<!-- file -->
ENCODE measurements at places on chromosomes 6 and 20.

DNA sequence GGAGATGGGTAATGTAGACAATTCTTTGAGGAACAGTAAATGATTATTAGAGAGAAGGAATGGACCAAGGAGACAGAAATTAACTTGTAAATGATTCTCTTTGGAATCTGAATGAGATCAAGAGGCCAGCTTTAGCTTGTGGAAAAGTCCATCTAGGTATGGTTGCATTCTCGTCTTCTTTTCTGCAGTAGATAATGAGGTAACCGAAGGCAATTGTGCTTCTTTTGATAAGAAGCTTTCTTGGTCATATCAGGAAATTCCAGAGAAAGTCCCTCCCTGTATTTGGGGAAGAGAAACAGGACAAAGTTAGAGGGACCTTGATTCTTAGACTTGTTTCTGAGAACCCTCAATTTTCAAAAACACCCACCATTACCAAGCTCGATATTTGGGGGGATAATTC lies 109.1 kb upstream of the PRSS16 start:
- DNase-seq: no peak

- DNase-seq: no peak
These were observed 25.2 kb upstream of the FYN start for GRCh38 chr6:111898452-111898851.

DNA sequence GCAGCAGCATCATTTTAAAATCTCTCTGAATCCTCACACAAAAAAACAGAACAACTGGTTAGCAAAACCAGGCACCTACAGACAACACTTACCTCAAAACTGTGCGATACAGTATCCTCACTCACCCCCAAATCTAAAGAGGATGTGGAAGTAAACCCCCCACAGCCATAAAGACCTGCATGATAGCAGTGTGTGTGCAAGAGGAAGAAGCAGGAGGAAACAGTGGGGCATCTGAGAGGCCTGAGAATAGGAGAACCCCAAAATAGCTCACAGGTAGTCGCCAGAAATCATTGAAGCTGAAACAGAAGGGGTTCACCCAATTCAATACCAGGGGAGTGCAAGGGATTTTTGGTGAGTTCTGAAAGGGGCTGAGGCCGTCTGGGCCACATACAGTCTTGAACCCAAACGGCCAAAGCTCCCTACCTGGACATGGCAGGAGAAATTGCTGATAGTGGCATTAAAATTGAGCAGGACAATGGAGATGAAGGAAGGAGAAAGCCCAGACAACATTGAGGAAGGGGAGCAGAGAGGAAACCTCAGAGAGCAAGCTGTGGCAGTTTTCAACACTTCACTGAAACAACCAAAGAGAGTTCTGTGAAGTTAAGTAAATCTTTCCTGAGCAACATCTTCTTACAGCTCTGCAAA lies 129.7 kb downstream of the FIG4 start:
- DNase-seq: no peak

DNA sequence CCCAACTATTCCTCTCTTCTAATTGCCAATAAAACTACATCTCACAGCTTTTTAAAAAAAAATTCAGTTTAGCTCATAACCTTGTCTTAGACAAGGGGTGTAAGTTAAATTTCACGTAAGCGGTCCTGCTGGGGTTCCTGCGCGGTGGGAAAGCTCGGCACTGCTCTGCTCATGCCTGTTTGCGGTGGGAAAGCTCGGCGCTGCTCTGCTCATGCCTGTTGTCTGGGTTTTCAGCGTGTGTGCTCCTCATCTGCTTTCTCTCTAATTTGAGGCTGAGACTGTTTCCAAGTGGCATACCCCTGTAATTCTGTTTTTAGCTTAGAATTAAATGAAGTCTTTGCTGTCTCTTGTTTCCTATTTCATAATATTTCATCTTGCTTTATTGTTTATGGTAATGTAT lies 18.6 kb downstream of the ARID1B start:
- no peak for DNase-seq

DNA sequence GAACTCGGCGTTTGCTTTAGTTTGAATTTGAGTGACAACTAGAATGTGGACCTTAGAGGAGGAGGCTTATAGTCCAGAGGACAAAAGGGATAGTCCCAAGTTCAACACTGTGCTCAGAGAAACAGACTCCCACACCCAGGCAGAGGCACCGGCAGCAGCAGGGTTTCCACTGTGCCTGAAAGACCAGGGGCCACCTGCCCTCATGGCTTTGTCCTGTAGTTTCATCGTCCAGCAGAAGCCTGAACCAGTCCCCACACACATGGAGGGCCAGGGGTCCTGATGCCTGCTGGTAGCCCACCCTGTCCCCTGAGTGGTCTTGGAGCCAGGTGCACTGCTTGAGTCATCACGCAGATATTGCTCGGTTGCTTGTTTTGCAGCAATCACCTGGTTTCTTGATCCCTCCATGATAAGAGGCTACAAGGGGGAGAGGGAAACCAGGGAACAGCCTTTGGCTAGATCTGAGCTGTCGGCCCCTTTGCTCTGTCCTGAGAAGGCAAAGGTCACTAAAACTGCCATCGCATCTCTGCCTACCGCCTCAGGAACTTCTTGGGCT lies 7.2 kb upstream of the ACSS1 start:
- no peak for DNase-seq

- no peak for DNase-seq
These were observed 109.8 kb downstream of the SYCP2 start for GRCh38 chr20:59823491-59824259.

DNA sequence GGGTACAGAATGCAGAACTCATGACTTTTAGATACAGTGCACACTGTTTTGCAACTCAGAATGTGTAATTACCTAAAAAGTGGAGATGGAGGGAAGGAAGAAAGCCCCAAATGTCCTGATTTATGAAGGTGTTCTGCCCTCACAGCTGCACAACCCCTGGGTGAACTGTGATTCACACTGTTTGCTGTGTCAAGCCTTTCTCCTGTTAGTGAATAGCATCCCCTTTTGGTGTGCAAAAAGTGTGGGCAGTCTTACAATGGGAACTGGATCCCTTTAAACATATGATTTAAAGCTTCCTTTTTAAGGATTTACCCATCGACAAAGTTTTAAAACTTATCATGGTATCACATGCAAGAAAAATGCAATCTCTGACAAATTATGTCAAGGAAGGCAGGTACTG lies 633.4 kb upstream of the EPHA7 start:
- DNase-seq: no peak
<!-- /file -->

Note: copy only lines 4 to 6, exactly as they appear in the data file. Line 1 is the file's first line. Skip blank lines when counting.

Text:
- DNase-seq: no peak
These were observed 25.2 kb upstream of the FYN start for GRCh38 chr6:111898452-111898851.

DNA sequence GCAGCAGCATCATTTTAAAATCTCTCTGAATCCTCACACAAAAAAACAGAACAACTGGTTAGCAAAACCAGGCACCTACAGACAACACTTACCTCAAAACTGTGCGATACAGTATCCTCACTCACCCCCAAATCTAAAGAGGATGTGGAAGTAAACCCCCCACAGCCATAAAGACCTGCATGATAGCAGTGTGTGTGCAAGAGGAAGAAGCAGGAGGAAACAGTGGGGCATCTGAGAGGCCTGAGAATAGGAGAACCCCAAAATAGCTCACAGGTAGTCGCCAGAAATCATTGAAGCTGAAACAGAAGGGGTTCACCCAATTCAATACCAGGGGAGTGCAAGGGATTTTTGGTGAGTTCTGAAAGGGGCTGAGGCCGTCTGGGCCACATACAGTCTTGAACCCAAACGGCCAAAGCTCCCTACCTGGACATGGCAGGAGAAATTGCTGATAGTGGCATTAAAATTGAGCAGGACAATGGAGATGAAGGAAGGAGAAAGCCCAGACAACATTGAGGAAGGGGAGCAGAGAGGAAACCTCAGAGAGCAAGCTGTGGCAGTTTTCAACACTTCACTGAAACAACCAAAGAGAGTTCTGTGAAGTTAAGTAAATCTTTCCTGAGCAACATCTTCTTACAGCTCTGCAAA lies 129.7 kb downstream of the FIG4 start: